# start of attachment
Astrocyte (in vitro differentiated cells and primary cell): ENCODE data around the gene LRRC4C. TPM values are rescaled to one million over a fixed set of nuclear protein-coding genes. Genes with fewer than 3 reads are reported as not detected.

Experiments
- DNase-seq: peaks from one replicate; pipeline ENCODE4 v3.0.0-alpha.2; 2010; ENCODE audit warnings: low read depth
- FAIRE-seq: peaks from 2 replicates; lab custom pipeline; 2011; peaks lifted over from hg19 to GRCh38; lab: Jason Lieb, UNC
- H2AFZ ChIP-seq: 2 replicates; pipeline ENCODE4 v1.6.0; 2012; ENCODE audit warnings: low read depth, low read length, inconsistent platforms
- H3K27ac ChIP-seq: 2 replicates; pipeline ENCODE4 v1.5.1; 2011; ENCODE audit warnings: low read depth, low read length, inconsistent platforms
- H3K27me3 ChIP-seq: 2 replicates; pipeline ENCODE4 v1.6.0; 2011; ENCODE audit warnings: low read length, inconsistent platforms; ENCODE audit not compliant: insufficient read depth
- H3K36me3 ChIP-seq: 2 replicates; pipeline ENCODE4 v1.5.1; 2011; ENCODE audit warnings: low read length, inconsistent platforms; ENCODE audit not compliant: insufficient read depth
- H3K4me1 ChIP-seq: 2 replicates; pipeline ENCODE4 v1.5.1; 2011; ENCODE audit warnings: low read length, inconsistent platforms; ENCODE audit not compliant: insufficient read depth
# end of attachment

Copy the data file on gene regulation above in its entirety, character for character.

Astrocyte (in vitro differentiated cells and primary cell): ENCODE data around the gene LRRC4C. TPM values are rescaled to one million over a fixed set of nuclear protein-coding genes. Genes with fewer than 3 reads are reported as not detected.

Experiments
- DNase-seq: peaks from one replicate; pipeline ENCODE4 v3.0.0-alpha.2; 2010; ENCODE audit warnings: low read depth
- FAIRE-seq: peaks from 2 replicates; lab custom pipeline; 2011; peaks lifted over from hg19 to GRCh38; lab: Jason Lieb, UNC
- H2AFZ ChIP-seq: 2 replicates; pipeline ENCODE4 v1.6.0; 2012; ENCODE audit warnings: low read depth, low read length, inconsistent platforms
- H3K27ac ChIP-seq: 2 replicates; pipeline ENCODE4 v1.5.1; 2011; ENCODE audit warnings: low read depth, low read length, inconsistent platforms
- H3K27me3 ChIP-seq: 2 replicates; pipeline ENCODE4 v1.6.0; 2011; ENCODE audit warnings: low read length, inconsistent platforms; ENCODE audit not compliant: insufficient read depth
- H3K36me3 ChIP-seq: 2 replicates; pipeline ENCODE4 v1.5.1; 2011; ENCODE audit warnings: low read length, inconsistent platforms; ENCODE audit not compliant: insufficient read depth
- H3K4me1 ChIP-seq: 2 replicates; pipeline ENCODE4 v1.5.1; 2011; ENCODE audit warnings: low read length, inconsistent platforms; ENCODE audit not compliant: insufficient read depth